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No matter what your level of creativity, it should be tough to picture Jones botching a tune--any tune. In the last 30-plus years, theWelsh Wonder has recorded everything from "My Yiddisch Momme" to "Hold On, I'm Coming," always giving the song in question 150 percent without flinching. Sobring on your worst-case scenarios: "Wynona's Big Brown Beaver." "I Wanna Be Your Dog." "Zombie." "The Night Chicago Died." It would all be ear candy in the care of the man they like to call (thunderous music, please) The Voice!!
It's that rich, booming voice, rather than some upstart marketing strategy, that's earned Jones his current popularity with a younger generation. Critics have lumped his comeback in with the Tony Bennett phenomenon, but beyond both men appearing on The Simpsons and continuing to make recordings, the comparisons fall away. Bennett came into a new audience by adhering to the same style he's employed since the Fifties, while Jones has always been something of a pop chameleon. By virtue of ... er ... The Voice, he has credibly moved from genre to genre, scoring country hits ("Green, Green Grass of Home," "Say You'll Stay Until Tomorrow"), operatic melodramas ("Daughter of Darkness," "Thunderball") and, most recently, techno-dance hits ("Kiss," "If I Only Knew").
Admit it, some of you saw the cover of his 1994 album, The Lead and How to Swing It, and assumed it would be a camp excursion on a par with Ethel Merman's disco album. Oh, foolish, foolish nonbelievers! Jones in a fishnet shirt, screaming to the heavens in mute, nostril agony as if John Henry himself had dropped a steel driving hammer on his foot? Bah! Tom in pain, Tom exploding, Tom sweating up a storm--they're all facile, stock-in-trade promotional images used heavily from the very beginning to simulate his raw energy. Just recall the 1966 album ATomIc Jones, which had Jones and his twitching torso slapped in front of a photo of an Abomb explosion. Jones' American label, Parrot Records, refused to release it in the States because it was thought to be in bad taste. Hell, we're the ones that dropped the dang thing on Japan! Now that was bad taste! The image was an accurate one. Come on, people, you don't package a dynamo like Tom Jones--you merely contain him! Forget the floogin' covers already, it's The Voice that does all the selling. The Voice shoots and The Voice scores, every goddamned song on the 1994 album and every one preceding it!
At this very moment, I'm listening to Jones' highest-ever-charting U.S. album Tom Jones Live in Las Vegas, and it's every bit as exciting as the Rolling Stones' Get Yer YaYa's Out!--perhaps even more so, since Tom's not afraid of his devotees like Mick Jagger was. You want Altamont? Listen to Tom egging on his amorous attackers at the Flamingo with his 1968 smash "Help Yourself": "Just help yourself to my lips, to my arms, just say the word and they are yours." There he goes, offering himself up like a lemon meringue pie for consumption by hundreds of insatiable women. Your sisters, your mothers, your aunts, your first-grade teachers, community helpers--fer the love of Lucifer--all getting bent out of shape over tuxedoed Tom and his hot, monkey-organ grinding.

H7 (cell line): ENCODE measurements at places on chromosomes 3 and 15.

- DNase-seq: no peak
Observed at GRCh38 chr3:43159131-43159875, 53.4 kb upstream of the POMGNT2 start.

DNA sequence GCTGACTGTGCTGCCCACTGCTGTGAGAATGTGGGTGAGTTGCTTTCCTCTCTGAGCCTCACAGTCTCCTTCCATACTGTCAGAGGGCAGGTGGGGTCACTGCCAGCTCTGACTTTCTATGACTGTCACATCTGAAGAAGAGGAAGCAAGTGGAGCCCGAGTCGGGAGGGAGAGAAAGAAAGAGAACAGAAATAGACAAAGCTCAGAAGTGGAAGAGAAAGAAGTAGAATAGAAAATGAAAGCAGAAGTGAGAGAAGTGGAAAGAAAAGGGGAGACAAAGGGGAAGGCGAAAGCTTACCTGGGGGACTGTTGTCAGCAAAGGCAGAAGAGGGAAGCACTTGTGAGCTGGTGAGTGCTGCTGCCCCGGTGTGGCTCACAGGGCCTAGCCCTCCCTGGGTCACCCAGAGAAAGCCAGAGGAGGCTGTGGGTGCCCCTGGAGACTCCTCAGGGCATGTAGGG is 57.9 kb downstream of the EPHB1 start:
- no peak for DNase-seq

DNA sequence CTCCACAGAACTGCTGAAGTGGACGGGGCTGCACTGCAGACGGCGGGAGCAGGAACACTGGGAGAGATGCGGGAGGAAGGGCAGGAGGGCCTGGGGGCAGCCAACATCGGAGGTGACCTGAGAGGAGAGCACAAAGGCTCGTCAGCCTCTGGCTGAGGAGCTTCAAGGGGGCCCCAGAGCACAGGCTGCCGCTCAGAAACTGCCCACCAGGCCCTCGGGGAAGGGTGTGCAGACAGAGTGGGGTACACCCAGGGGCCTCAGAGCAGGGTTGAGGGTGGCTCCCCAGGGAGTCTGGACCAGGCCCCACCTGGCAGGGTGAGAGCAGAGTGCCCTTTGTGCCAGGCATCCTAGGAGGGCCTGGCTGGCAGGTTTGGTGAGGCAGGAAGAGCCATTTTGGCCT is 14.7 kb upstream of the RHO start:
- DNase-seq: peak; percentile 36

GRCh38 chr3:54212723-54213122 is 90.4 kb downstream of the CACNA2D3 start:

Jones shows no mercy, punishing them right out of the gate with stone-ravers like "Shake" and "It's a Man's Man's Man's World." Hearing Jones work this throng of throbbing female nation makes you wonder if only his Welsh birth certificate stands in the way of universal acceptance as a soul man of the first water. The abundance of mature audience members and his inclusion of old standards like "Autumn Leaves" and "Fly Me to the Moon" lead some to falsely perceive Jones as a middle-of-the-road performer. Aren't they forgetting that Sam Cooke, James Brown, Marvin Gaye and Jackie Wilson recorded some of the greatest schlock known to man or beast in order to secure bookings at the Copacabana?
There you go. You couldn't call Sam Cooke middle of the road.
It's 26 years after Tom Jones Live in Las Vegas, and The Voice is speaking from the other side of the road live (on the phone) from Las Vegas. Next month, he begins recording a new album with producer Steve Jordan. Jones promises it will be "more soulful, with lots of leakage and distortion."
"The big problem for me," says the 55year-old Jones, "is always finding the right songs. My versatility sometimes goes against it. It's a handicap. If you sing a certain style of music, that's it. But I love rock tunes, rhythm and blues and big, torchy ballads. And I like some country music."
Jones left his hometown of Cardiff, Wales, for London in 1963, seeking a signature song that would catapult him to stardom. But history tells us it wasn't "Chills and Fever," his first single, recorded live in the studio with Jones' back-up band the Senators and the legendary, eccentric English record producer Joe Meek twiddling the knobs.
"That record was a bit over the top, really. Joe used to slap a lot of echo on everything. We did five tunes with him, but he couldn't get anyone to release them." One Meek/Jones production, "Little Lonely One," eventually turned into a minor hit in this country when it was released in 1965, by which time Jones already had his signature tune--"It's Not Unusual," penned by Les Reed and Jones' manager, the late Gordon Mills.